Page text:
Alone in Berlin




A mainstream movie with an historically based story worth the telling.

Alone in Berlin 

Daniel Brühl


Hans Fallada wrote the novel on which this film is based in 1946 but it was a fresh English translation in 2009 that brought it wider recognition. From the outset Fallada acknowledged that his two central characters, Otto and Anna Quangel played here by Brendan Gleeson and Emma Thompson, were derived from a real-life couple, Otto and Elise Hempel. Like them, Otto and Anna, whose story plays out between 1940 and 1943, are Berliners who took a stance against Hitler and the Nazis by circulating messages written on postcards denouncing the war and the regime.  It can be assumed that Fallada’s aim was to seek the deepest respect for their brave but exceedingly risky venture, one which showed that not all Germans were cowed by the Führer. The film's purpose all these years later is surely much the same and, although it commemorates the Hempels in its end credits, one also finds there a statement that the film is fictitious. Accept it, therefore, as a fiction drawing on a real-life model and recent accusations that Fallada distorted some of the facts become irrelevant to the film.


The story has been told on film before, but this treatment is very ably directed by Vincent Perez. What will be problematic for some audiences is that this German tale features English-speaking actors throughout (the fact that messages which they are seen to read are in German underlines the inauthenticity). Accept that and there are still questionable elements here, including  the overused music score by the ubiquitous Alexandre Desplat and plot developments that on occasion seem too contrived or otherwise lack conviction.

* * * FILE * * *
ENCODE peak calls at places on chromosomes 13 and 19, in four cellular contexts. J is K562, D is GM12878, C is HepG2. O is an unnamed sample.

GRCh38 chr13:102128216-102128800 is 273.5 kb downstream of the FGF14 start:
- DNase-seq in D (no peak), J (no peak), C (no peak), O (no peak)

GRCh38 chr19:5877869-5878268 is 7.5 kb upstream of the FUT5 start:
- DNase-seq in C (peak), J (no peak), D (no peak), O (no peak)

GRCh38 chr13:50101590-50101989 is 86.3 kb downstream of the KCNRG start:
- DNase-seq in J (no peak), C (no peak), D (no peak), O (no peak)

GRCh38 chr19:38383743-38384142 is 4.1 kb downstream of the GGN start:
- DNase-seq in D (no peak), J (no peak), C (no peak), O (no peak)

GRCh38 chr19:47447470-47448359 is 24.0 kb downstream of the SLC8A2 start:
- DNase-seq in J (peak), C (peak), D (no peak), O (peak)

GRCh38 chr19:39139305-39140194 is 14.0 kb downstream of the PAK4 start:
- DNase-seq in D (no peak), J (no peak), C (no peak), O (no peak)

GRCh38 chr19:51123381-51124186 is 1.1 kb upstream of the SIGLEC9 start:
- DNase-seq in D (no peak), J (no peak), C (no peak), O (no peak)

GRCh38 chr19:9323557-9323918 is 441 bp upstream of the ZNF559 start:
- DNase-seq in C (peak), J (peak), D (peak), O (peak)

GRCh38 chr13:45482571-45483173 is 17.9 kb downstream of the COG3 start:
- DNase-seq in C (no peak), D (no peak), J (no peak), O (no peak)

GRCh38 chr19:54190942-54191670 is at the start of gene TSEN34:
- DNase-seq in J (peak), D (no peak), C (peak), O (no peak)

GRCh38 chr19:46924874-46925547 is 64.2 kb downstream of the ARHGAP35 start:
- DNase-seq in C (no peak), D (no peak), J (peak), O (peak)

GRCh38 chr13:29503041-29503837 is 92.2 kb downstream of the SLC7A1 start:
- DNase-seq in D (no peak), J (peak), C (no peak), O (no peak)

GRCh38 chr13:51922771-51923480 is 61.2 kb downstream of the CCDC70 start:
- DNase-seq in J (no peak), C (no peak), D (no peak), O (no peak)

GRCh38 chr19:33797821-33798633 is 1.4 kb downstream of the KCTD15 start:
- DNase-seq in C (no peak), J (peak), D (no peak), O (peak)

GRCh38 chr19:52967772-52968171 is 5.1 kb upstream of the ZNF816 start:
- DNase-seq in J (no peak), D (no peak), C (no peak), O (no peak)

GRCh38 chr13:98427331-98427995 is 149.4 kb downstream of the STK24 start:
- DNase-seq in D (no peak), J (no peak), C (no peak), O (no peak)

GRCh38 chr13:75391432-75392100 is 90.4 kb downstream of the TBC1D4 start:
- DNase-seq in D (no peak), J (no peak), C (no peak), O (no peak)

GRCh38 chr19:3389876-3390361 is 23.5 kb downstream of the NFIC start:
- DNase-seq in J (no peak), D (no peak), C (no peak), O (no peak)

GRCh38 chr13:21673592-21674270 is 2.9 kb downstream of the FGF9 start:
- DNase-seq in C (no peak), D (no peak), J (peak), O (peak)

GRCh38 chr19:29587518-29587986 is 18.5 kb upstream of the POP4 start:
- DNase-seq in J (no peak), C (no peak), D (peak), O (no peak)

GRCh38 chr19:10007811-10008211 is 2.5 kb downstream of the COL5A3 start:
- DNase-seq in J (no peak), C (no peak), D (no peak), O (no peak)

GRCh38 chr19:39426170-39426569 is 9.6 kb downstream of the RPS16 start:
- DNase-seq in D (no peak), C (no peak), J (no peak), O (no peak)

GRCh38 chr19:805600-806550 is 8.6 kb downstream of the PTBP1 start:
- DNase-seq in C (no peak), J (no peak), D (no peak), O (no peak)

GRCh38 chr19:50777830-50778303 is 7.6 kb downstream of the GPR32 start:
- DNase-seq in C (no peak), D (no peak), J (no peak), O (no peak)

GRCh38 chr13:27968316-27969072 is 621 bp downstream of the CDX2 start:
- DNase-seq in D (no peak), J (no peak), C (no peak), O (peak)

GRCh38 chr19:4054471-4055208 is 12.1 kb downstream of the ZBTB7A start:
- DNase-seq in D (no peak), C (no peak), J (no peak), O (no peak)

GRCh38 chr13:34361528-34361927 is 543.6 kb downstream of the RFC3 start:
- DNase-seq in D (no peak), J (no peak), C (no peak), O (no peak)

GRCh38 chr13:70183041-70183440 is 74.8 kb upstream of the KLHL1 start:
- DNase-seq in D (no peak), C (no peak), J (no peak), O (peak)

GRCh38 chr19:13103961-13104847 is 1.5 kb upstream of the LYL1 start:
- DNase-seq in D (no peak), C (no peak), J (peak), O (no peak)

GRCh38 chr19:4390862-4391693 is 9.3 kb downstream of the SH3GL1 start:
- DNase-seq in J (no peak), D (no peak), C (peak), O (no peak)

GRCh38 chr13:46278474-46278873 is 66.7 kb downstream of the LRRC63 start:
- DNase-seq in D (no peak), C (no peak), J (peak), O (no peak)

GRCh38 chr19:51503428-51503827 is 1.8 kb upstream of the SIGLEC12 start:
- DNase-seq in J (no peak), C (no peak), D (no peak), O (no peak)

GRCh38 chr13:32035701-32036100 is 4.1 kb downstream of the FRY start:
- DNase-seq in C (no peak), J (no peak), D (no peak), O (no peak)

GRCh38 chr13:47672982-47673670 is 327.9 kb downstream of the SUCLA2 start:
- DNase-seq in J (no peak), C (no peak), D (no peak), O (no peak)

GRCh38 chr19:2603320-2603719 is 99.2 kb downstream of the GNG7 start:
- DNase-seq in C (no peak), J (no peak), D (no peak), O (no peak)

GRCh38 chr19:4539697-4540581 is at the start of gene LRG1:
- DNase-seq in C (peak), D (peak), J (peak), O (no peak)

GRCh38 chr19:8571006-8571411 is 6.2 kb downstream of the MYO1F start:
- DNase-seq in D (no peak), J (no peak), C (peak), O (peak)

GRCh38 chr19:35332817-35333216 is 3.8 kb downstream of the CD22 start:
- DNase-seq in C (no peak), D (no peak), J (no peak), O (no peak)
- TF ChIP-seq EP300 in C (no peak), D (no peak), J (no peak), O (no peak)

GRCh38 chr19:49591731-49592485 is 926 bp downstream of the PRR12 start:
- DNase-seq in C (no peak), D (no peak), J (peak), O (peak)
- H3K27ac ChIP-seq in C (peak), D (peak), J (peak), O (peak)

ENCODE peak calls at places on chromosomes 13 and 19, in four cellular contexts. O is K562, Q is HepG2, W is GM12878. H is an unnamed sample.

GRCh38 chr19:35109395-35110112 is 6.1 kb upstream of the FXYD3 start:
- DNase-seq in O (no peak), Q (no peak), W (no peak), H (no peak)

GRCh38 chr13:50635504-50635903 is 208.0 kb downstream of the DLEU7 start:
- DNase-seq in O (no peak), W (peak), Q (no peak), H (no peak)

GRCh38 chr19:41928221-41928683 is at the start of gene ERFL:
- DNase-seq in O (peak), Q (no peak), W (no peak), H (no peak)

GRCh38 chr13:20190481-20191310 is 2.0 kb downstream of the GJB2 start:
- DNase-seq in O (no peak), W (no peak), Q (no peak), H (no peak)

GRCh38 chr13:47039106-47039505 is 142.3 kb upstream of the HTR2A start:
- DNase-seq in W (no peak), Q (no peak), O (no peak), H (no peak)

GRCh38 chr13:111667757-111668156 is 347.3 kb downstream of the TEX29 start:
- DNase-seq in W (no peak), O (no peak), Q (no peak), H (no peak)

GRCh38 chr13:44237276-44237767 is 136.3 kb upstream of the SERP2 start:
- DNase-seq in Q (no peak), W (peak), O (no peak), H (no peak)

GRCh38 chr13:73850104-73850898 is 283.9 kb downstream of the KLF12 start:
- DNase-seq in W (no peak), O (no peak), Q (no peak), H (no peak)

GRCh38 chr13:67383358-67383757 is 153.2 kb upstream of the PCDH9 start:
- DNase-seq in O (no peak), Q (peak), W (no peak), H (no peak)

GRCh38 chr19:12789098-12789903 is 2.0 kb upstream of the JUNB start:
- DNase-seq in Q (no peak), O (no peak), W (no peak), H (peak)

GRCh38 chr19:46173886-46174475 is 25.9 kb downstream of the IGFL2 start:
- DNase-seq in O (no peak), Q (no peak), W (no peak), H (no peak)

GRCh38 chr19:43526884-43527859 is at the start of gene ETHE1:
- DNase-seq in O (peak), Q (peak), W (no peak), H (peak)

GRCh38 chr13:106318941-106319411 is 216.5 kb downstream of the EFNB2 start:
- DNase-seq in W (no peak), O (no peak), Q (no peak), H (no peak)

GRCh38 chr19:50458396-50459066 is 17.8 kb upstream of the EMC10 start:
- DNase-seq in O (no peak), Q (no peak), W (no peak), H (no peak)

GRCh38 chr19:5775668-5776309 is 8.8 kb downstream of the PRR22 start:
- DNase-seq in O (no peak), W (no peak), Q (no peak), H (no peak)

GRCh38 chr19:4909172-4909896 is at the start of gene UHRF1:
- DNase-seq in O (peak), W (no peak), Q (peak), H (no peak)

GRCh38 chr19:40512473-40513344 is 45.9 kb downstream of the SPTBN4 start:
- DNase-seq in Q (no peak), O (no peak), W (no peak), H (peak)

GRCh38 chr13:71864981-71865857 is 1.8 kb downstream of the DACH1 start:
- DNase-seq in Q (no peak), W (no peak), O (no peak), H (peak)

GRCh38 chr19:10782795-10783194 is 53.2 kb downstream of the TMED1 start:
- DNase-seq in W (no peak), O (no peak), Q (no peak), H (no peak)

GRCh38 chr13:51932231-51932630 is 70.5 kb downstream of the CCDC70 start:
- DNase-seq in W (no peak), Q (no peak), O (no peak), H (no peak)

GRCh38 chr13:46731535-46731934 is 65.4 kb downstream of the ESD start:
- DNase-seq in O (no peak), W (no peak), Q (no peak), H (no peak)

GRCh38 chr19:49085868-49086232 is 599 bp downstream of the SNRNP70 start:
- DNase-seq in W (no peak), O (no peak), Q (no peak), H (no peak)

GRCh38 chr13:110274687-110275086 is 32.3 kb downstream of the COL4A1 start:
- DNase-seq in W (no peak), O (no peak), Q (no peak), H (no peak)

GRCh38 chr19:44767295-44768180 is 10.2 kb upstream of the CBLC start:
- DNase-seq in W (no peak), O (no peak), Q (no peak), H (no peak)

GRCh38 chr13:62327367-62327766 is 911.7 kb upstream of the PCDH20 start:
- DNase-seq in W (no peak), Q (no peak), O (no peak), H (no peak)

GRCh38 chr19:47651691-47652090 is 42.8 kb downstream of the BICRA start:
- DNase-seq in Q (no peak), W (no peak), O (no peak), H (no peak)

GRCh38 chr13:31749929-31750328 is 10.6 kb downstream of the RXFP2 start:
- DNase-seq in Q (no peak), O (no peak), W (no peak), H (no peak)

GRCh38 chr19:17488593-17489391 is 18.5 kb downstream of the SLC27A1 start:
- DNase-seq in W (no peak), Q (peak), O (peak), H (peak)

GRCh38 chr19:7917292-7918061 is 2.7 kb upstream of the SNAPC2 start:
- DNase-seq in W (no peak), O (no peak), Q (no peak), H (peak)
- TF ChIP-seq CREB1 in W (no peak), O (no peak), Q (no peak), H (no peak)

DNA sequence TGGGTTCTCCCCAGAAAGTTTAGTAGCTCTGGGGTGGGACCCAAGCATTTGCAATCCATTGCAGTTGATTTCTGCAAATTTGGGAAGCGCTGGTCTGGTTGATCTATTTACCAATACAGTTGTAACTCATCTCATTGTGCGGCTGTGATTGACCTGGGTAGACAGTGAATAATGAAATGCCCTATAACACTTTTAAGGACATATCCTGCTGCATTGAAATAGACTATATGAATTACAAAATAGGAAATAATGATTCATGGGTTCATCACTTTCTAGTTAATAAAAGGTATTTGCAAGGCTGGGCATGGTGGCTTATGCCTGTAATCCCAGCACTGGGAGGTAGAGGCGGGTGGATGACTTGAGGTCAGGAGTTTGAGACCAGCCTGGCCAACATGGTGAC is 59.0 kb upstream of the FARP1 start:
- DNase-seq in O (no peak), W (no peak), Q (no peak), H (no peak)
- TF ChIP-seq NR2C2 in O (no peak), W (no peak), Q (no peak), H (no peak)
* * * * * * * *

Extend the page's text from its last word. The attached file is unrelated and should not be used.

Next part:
Nevertheless, the admirably handled preface (it features the death in action of the couple's soldier son, that being the event that triggers off the actions of Otto and Anna) draws us in. Furthermore, while the able Brendan Gleeson as Otto is given the greater emphasis, Emma Thompson’s Anna finds the actress deeply committed and giving one of her best performances. As a dramatic entertainment inviting admiration for Otto and Anna, Alone in Berlin despite its weaker points is largely effective. Nevertheless, it should be pointed out that the approach adopted is relatively superficial. As it happens, history offers a comparison, another famous anti-Nazi protestor of this same period whose written denunciations led to her death. She was Sophie Scholl and her story, also told on screen more than once, was the basis of Marc Rothemund’s 2005 film Sophie Scholl - The Final Days. That was a work carried out with a depth and impact that puts it in a different league from Alone in Berlin. But, on its own level, this film is not unrewarding, especially when it comes to Emma Thompson’s utterly dedicated performance.




Cast: Emma Thompson, Brendan Gleeson, Daniel Brühl, Mikael Persbrandt, Monique Chaumette, Joachim Bissmeier, Katrin Pollitt, Lars Rudolph, Uwe Preuss, Daniel Strässer, Rainer Egger, Louis Hofmann.


Dir Vincent Perez, Pro Stefan Arndt, Uwe Schott, Marco Pacchioni, Christian Grass, Paul Trijbits and James Schamus, Screenplay Achim von Borries and Vincent Perez with Bettine von Borries, from the novel by Hans Fallada, Ph Christophe Beaucarne, Pro Des Jean-Vincent Puzos, Ed François Gédigier, Music Alexandre Desplat, Costumes Nicole Fischnaller.


X Filme Creative Pool/Master Movies/FilmWave/Pathé/Buffalo Films/Alone in Berlin Ltd/WS Film/LipSync-Trafalgar Releasing.
103 mins. Germany/France/UK. 2016. Rel: 30 June 2017. Cert. 12A.